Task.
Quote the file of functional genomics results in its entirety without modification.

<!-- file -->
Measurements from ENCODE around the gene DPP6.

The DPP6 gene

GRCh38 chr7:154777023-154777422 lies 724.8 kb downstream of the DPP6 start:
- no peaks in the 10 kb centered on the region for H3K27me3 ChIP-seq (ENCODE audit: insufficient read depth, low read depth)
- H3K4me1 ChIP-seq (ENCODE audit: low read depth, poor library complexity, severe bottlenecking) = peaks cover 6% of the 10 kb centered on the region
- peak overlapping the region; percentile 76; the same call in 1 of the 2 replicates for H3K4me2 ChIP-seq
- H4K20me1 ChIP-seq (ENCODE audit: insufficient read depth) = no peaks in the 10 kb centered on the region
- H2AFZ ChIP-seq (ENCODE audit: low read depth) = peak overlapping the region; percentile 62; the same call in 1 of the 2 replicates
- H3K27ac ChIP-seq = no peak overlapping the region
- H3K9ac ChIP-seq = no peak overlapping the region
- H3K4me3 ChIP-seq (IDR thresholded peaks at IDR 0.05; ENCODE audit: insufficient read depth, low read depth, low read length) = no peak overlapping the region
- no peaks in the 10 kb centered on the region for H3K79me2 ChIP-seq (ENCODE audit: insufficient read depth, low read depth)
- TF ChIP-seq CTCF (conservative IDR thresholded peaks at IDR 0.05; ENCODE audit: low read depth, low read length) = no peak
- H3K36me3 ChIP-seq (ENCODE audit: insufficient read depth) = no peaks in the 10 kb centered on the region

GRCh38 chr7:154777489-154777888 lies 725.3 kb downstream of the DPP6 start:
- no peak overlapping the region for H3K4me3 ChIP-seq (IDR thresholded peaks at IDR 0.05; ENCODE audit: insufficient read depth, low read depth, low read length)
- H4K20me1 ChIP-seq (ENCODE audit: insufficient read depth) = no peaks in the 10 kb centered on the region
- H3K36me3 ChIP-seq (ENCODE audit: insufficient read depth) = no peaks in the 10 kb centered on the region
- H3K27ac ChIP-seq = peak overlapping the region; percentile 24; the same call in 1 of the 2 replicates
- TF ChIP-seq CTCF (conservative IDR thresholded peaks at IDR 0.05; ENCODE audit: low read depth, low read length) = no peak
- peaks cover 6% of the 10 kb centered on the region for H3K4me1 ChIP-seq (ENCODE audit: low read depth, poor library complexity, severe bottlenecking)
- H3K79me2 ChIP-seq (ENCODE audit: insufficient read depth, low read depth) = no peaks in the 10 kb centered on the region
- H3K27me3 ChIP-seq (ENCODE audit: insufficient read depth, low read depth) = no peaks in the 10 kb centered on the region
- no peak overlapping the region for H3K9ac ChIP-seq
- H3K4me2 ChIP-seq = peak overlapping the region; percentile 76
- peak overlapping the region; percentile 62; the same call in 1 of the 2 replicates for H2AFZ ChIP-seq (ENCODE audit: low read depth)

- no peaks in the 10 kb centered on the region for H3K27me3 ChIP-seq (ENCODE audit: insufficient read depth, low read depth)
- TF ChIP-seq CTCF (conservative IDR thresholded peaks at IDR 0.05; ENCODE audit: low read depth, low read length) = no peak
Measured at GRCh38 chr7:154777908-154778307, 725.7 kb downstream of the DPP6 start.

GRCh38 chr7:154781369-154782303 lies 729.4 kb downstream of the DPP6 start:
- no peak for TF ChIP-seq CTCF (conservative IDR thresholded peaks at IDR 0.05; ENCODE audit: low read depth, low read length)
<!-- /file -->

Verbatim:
Measurements from ENCODE around the gene DPP6.

The DPP6 gene

GRCh38 chr7:154777023-154777422 lies 724.8 kb downstream of the DPP6 start:
- no peaks in the 10 kb centered on the region for H3K27me3 ChIP-seq (ENCODE audit: insufficient read depth, low read depth)
- H3K4me1 ChIP-seq (ENCODE audit: low read depth, poor library complexity, severe bottlenecking) = peaks cover 6% of the 10 kb centered on the region
- peak overlapping the region; percentile 76; the same call in 1 of the 2 replicates for H3K4me2 ChIP-seq
- H4K20me1 ChIP-seq (ENCODE audit: insufficient read depth) = no peaks in the 10 kb centered on the region
- H2AFZ ChIP-seq (ENCODE audit: low read depth) = peak overlapping the region; percentile 62; the same call in 1 of the 2 replicates
- H3K27ac ChIP-seq = no peak overlapping the region
- H3K9ac ChIP-seq = no peak overlapping the region
- H3K4me3 ChIP-seq (IDR thresholded peaks at IDR 0.05; ENCODE audit: insufficient read depth, low read depth, low read length) = no peak overlapping the region
- no peaks in the 10 kb centered on the region for H3K79me2 ChIP-seq (ENCODE audit: insufficient read depth, low read depth)
- TF ChIP-seq CTCF (conservative IDR thresholded peaks at IDR 0.05; ENCODE audit: low read depth, low read length) = no peak
- H3K36me3 ChIP-seq (ENCODE audit: insufficient read depth) = no peaks in the 10 kb centered on the region

GRCh38 chr7:154777489-154777888 lies 725.3 kb downstream of the DPP6 start:
- no peak overlapping the region for H3K4me3 ChIP-seq (IDR thresholded peaks at IDR 0.05; ENCODE audit: insufficient read depth, low read depth, low read length)
- H4K20me1 ChIP-seq (ENCODE audit: insufficient read depth) = no peaks in the 10 kb centered on the region
- H3K36me3 ChIP-seq (ENCODE audit: insufficient read depth) = no peaks in the 10 kb centered on the region
- H3K27ac ChIP-seq = peak overlapping the region; percentile 24; the same call in 1 of the 2 replicates
- TF ChIP-seq CTCF (conservative IDR thresholded peaks at IDR 0.05; ENCODE audit: low read depth, low read length) = no peak
- peaks cover 6% of the 10 kb centered on the region for H3K4me1 ChIP-seq (ENCODE audit: low read depth, poor library complexity, severe bottlenecking)
- H3K79me2 ChIP-seq (ENCODE audit: insufficient read depth, low read depth) = no peaks in the 10 kb centered on the region
- H3K27me3 ChIP-seq (ENCODE audit: insufficient read depth, low read depth) = no peaks in the 10 kb centered on the region
- no peak overlapping the region for H3K9ac ChIP-seq
- H3K4me2 ChIP-seq = peak overlapping the region; percentile 76
- peak overlapping the region; percentile 62; the same call in 1 of the 2 replicates for H2AFZ ChIP-seq (ENCODE audit: low read depth)

- no peaks in the 10 kb centered on the region for H3K27me3 ChIP-seq (ENCODE audit: insufficient read depth, low read depth)
- TF ChIP-seq CTCF (conservative IDR thresholded peaks at IDR 0.05; ENCODE audit: low read depth, low read length) = no peak
Measured at GRCh38 chr7:154777908-154778307, 725.7 kb downstream of the DPP6 start.

GRCh38 chr7:154781369-154782303 lies 729.4 kb downstream of the DPP6 start:
- no peak for TF ChIP-seq CTCF (conservative IDR thresholded peaks at IDR 0.05; ENCODE audit: low read depth, low read length)